UK chip firm Imagination Technologies has announced a challenger for ARM and Intel in the shape of the MIPS I6400. This is a 64-bit version of the venerable MIPS processor architecture designed to deliver energy-efficient performance in applications from mobile devices up to data centre servers, according to the firm.
Announced this week, the MIPS I6400 is intended to deliver multi-core system on a chip (SoC) processors featuring integrated graphics and other functions. Notably, the MIPS64 architecture is one of the three supported by Google's upcoming Android L mobile operating system, alongside ARM and x86.
Like ARM, Imagination Technologies is chiefly a chip-design firm that licenses its intellectual property (IP) to other silicon vendors. It is best known for its PowerVR GPU technology, which is used in many SoCs found in smartphones and tablets, but acquired MIPS at the end of 2012.
The firm is making bold claims for the new MIPS I6400 design, saying it sets new standards for mainstream 64-bit processing in applications including embedded, mobile, digital consumer, advanced communications, networking and storage.
Imagination's executive vice president of marketing Tony King-Smith said: "The I6400 is more efficient, flexible and scalable than the competition, and its feature set clearly lends itself to the needs of a wide range of next-generation applications including smartphones and tablets.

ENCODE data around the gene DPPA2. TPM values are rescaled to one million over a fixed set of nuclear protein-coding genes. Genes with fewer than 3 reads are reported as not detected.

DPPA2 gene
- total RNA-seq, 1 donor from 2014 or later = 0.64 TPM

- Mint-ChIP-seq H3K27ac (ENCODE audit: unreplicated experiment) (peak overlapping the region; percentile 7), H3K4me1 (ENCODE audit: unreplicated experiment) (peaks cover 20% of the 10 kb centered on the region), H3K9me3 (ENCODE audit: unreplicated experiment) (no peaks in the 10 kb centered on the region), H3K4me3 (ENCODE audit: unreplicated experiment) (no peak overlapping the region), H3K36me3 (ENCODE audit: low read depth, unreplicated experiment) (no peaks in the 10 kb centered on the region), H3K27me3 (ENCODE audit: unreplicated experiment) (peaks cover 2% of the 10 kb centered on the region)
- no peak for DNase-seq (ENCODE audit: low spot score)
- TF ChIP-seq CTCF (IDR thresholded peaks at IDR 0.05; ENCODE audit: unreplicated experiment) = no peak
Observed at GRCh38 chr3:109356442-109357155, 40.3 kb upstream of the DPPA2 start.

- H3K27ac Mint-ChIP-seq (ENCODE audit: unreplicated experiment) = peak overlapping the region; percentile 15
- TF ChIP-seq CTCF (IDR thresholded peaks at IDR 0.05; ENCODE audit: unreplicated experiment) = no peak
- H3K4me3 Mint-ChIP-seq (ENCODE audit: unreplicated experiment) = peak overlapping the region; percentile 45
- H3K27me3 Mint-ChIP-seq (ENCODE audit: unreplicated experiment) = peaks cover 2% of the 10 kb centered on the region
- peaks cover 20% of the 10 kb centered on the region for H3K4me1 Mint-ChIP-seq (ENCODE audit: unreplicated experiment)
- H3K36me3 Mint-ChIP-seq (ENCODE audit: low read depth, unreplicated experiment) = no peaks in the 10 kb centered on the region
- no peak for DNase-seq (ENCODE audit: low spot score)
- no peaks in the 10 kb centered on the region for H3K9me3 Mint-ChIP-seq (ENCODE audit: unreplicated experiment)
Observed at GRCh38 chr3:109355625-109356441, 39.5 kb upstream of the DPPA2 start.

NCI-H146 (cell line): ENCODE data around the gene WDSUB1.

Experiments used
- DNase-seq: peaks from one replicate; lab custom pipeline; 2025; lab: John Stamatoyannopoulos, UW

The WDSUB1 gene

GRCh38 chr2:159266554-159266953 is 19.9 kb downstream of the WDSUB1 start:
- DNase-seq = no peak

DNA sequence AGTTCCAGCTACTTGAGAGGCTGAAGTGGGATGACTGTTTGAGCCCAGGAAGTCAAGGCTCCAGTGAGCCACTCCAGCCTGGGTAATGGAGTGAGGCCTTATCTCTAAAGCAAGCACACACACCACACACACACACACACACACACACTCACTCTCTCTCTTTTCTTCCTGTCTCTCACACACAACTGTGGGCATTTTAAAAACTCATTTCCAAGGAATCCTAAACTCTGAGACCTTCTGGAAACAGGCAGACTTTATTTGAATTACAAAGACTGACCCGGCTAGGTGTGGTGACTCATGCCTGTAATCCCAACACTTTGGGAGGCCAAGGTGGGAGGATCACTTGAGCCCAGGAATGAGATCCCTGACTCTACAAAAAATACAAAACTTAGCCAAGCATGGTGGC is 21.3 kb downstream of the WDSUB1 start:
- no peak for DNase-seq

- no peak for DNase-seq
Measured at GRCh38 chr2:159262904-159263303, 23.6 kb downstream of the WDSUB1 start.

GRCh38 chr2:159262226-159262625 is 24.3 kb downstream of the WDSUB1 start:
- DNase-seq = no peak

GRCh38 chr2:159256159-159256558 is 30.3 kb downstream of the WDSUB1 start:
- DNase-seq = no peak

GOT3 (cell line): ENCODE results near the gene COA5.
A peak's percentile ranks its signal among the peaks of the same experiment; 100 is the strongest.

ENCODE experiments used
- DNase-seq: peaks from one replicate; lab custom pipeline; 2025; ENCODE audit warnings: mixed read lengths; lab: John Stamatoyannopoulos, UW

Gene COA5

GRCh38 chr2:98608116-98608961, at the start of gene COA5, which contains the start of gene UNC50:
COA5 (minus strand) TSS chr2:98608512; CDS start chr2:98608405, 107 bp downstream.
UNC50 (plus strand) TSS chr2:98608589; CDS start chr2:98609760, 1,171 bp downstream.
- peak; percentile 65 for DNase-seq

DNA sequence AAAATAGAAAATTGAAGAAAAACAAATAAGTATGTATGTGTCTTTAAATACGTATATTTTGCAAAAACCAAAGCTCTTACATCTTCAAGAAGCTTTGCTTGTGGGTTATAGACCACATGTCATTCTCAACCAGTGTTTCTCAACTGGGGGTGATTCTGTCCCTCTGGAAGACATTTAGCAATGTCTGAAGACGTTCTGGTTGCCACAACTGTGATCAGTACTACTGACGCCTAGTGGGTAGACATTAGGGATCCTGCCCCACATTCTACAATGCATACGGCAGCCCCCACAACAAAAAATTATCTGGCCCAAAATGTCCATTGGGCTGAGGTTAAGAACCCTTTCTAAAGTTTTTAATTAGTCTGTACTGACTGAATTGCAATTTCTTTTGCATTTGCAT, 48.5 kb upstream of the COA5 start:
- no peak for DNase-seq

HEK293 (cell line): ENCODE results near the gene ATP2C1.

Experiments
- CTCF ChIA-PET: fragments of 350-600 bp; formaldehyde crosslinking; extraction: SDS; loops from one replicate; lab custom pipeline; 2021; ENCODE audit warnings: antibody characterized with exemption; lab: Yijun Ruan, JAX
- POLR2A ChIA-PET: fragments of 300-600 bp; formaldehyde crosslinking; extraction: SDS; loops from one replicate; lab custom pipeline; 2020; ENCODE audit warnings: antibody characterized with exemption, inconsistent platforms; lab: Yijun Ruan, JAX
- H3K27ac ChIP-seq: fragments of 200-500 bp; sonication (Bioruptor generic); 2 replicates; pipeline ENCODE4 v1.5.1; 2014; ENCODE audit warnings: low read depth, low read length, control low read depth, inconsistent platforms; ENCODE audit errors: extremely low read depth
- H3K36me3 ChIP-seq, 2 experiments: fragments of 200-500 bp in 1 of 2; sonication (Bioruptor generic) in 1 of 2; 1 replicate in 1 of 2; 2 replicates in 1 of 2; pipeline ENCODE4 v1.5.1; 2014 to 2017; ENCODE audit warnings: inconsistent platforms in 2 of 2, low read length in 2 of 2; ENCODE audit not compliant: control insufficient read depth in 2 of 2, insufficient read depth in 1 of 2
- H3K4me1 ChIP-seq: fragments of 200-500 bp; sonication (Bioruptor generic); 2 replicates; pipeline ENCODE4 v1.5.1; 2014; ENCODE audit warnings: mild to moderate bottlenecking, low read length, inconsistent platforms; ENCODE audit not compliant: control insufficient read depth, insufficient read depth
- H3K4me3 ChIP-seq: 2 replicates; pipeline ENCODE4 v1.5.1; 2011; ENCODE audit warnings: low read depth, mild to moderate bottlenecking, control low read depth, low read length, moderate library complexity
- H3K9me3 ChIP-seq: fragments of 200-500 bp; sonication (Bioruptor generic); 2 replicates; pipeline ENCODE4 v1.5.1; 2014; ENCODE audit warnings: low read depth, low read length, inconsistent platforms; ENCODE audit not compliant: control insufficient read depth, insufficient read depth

"We know that unique features like multi-threading provide significant advantages for many applications, and customers already using this technology agree. Unsurprisingly, we've already secured licensees for the I6400 across multiple markets."
However, the firm was not willing to disclose licensees developing MIPS I6400 chips, and would not say when it expected the first products featuring the new architecture are likely to come to market.
The MIPS I6400 can process up to four threads per core simultaneously, and can be integrated in clusters of up to six cores alongside PowerVR GPUs and other IP blocks such as WiFi, Bluetooth and sensors. The design allows for each core in a cluster to have a separate clock speed and voltage level for fine-grained power management, according to the firm.
In terms of performance, Imagination claims that the design can achieve 50 percent higher scores in the CoreMark benchmark, and 30 percent higher DMIPS Dhrystone benchmark scores compared with "leading competitors in its class", although the firm did not give specific details of the configurations used for these tests.
Imagination also claims it has a broad ecosystem of support for the MIPS I6400 from a broad range of partners, including Broadcom, Qualcomm Cavium, PMC and others, especially through a newly formed prpl foundation backing the MIPS architecture.
The MIPS architecture itself was first created more than three decades ago, and once featured in workstation processors supported by a version of the Windows NT operating system from Microsoft, as well as mobile chips found in PDAs and other devices.
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